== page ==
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Grevillea cultivars

Plant breeding has been practiced for millennia. Farmers have been selecting and hybridising plants to improve yields, flavour, nutrition and resistance to pests and diseases. Horticulturists today use the same basic techniques to introduce new ornamental cultivars.

The simplest method is called plant selection, where a particular clone or population is selected for a desirable trait – this could be form (eg. prostrate, dwarf, weeping), colour (flower or foliage), or a higher tolerance to drought, frost etc.

Breeding hybrids is a much more complicated and time-consuming process. It’s the deliberate interbreeding of individuals of closely related species to produce new plants with desirable characteristics. These hybrids are grown on, reviewed and culled over a period of years to select the most horticulturally desirable specimen. This specimen is then multiplied clonally and released into the market place as a new cultivar (cultivated variety).

We display many beautiful Grevillea cultivars. Some new cultivars that are performing well in our clay soils are ‘Flamingo’ with large pink clusters of flowers, ‘Honey Barbara’ with vibrant orange flowers, ground-cover ‘New Blood’ with deep red spider flowers and the dwarf ‘Wattlebird Yellow’ with large sunny yellow flower clusters.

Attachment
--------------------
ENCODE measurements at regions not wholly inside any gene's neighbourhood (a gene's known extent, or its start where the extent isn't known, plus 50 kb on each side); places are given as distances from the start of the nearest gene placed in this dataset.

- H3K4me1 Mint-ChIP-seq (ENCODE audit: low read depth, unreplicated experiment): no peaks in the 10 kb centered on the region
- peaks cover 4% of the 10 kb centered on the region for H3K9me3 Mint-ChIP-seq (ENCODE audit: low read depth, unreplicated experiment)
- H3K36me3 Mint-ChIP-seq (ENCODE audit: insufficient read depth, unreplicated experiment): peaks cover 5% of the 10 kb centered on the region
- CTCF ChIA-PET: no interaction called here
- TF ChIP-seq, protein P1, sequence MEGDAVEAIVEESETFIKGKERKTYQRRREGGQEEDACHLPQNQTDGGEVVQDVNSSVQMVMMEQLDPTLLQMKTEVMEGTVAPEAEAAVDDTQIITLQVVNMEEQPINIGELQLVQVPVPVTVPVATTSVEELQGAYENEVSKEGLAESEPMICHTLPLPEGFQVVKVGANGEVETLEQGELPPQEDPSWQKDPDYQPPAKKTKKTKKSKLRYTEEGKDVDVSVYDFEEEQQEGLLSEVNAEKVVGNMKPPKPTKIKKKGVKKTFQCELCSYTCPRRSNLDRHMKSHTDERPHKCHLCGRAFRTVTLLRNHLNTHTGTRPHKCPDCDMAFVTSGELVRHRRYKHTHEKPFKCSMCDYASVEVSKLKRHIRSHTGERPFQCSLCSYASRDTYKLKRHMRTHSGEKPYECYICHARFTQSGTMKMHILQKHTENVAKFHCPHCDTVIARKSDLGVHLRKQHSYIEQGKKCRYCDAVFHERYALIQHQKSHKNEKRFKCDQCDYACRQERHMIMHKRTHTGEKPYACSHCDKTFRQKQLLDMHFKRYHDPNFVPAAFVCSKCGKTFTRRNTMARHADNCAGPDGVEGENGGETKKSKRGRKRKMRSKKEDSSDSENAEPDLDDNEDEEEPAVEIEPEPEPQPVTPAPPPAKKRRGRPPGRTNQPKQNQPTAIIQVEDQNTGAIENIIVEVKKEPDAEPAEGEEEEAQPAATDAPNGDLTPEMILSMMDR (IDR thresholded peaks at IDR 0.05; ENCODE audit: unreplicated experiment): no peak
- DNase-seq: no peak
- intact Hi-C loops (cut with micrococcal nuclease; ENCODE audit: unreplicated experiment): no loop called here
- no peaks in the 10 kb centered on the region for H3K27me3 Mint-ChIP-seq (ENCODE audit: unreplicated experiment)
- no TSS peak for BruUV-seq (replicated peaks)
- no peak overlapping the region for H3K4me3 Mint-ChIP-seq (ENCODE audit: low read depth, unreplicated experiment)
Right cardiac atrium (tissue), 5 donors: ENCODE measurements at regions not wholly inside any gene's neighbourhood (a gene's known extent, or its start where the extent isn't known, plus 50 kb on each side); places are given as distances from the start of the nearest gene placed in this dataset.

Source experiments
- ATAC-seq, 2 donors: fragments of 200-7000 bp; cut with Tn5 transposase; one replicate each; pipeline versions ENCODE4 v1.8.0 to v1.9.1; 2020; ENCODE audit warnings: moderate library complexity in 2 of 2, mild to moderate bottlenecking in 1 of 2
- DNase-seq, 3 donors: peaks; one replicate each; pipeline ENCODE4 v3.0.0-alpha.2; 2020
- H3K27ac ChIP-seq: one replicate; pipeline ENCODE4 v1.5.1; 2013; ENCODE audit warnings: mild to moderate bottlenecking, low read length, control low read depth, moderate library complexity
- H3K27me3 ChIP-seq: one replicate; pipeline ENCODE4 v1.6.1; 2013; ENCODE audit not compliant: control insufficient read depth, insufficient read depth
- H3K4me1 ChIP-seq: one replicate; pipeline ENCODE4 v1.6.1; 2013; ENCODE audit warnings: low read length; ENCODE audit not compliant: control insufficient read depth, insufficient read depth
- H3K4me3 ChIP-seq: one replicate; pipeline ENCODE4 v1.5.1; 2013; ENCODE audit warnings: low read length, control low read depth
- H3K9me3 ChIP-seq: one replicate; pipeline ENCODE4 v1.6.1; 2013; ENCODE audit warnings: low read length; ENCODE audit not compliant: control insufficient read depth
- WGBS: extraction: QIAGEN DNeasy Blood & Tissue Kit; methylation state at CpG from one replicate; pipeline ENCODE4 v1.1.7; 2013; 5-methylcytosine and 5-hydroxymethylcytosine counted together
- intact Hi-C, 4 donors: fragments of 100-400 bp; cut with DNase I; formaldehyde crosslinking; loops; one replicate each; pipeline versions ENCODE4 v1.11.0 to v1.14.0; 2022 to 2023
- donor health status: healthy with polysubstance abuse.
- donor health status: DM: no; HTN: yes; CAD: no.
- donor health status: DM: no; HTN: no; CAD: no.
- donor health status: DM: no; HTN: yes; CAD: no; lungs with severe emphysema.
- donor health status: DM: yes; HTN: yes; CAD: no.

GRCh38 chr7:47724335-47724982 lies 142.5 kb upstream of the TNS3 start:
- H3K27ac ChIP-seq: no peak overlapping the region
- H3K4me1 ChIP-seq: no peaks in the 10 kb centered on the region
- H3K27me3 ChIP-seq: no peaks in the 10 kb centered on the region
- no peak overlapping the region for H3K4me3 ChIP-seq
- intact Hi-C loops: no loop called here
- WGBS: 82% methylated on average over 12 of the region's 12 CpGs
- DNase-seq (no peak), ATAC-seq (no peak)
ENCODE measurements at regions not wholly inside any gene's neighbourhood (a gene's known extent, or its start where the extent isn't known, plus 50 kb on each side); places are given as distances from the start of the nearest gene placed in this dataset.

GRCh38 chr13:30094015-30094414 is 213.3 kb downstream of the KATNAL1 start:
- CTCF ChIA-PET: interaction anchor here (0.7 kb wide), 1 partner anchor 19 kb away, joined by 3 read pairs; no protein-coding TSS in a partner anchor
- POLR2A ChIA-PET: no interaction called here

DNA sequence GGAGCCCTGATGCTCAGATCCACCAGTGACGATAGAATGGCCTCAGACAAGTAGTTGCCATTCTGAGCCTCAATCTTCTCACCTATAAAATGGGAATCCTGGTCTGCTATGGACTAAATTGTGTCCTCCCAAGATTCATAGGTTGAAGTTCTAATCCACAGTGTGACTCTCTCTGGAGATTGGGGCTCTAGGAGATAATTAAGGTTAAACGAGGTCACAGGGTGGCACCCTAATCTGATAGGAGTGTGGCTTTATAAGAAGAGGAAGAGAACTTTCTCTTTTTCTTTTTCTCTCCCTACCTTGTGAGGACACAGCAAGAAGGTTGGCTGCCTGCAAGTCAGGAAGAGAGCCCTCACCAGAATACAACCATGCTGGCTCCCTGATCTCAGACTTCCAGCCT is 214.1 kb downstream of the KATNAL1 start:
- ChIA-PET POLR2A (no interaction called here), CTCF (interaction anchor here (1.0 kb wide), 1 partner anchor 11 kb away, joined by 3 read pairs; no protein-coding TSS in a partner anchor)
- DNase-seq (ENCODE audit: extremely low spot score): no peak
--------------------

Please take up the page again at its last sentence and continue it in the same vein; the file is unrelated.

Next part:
Scientific nameGrevillea R.Br. ex Knight
EtymologyGenus: After Charles Francis Greville, 1749 - 1809, co-founder of the Horticultural Society, London, now the Royal Horticultural Society.
DistributionGrevillea species are found predominantly in Australia, with a few species in New Caledonia, Indonesia and Papua New Guinea
Native habitatThey occur in most habitats across Australia.
DescriptionThe different varieties range from ground covers to large shrubs or trees.
Flowering/fruitingDifferent cultivars flower at different times of the year but winter and spring are probably their peak seasons.
Location in gardenIn the Big Ideas Garden and the Banksia Garden.